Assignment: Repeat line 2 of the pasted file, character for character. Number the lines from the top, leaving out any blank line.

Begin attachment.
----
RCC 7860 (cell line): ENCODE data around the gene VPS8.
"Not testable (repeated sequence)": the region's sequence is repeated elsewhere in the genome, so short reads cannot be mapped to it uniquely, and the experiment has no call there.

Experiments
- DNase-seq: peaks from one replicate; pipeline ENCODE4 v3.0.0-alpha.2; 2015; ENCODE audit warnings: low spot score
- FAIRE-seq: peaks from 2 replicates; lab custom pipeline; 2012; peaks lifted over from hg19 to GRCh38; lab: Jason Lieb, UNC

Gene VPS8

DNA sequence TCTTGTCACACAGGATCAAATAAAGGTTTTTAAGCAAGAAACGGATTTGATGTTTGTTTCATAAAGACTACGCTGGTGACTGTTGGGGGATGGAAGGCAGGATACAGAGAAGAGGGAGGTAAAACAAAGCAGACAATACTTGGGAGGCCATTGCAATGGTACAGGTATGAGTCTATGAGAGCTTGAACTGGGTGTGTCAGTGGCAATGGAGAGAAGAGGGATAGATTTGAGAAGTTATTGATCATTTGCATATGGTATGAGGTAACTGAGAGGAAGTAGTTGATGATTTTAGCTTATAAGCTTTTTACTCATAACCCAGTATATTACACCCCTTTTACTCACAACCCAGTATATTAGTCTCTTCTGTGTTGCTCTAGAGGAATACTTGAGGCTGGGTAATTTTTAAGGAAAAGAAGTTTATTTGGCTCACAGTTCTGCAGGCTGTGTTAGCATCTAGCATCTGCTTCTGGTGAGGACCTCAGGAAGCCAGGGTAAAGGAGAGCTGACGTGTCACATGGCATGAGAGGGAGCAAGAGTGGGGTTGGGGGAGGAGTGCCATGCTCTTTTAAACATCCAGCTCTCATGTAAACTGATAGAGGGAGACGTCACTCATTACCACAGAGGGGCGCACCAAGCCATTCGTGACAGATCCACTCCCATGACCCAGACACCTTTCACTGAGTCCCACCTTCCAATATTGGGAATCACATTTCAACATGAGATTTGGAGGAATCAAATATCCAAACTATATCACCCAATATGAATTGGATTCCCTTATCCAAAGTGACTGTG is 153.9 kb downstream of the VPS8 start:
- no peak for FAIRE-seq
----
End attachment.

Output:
"Not testable (repeated sequence)": the region's sequence is repeated elsewhere in the genome, so short reads cannot be mapped to it uniquely, and the experiment has no call there.